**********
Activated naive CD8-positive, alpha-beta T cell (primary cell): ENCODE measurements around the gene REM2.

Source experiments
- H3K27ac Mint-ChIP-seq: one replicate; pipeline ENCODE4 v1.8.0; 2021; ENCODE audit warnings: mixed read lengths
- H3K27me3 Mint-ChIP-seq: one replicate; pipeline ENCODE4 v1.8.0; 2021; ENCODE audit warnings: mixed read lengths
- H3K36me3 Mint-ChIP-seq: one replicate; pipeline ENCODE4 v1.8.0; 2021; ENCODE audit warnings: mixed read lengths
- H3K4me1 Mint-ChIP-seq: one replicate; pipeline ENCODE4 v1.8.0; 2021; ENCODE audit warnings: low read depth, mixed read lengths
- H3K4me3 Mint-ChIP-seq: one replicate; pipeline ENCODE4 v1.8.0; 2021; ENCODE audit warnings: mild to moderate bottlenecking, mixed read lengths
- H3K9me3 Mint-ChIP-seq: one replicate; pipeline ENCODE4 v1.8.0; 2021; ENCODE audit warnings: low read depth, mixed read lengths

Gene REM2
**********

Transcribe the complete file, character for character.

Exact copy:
Activated naive CD8-positive, alpha-beta T cell (primary cell): ENCODE measurements around the gene REM2.

Source experiments
- H3K27ac Mint-ChIP-seq: one replicate; pipeline ENCODE4 v1.8.0; 2021; ENCODE audit warnings: mixed read lengths
- H3K27me3 Mint-ChIP-seq: one replicate; pipeline ENCODE4 v1.8.0; 2021; ENCODE audit warnings: mixed read lengths
- H3K36me3 Mint-ChIP-seq: one replicate; pipeline ENCODE4 v1.8.0; 2021; ENCODE audit warnings: mixed read lengths
- H3K4me1 Mint-ChIP-seq: one replicate; pipeline ENCODE4 v1.8.0; 2021; ENCODE audit warnings: low read depth, mixed read lengths
- H3K4me3 Mint-ChIP-seq: one replicate; pipeline ENCODE4 v1.8.0; 2021; ENCODE audit warnings: mild to moderate bottlenecking, mixed read lengths
- H3K9me3 Mint-ChIP-seq: one replicate; pipeline ENCODE4 v1.8.0; 2021; ENCODE audit warnings: low read depth, mixed read lengths

Gene REM2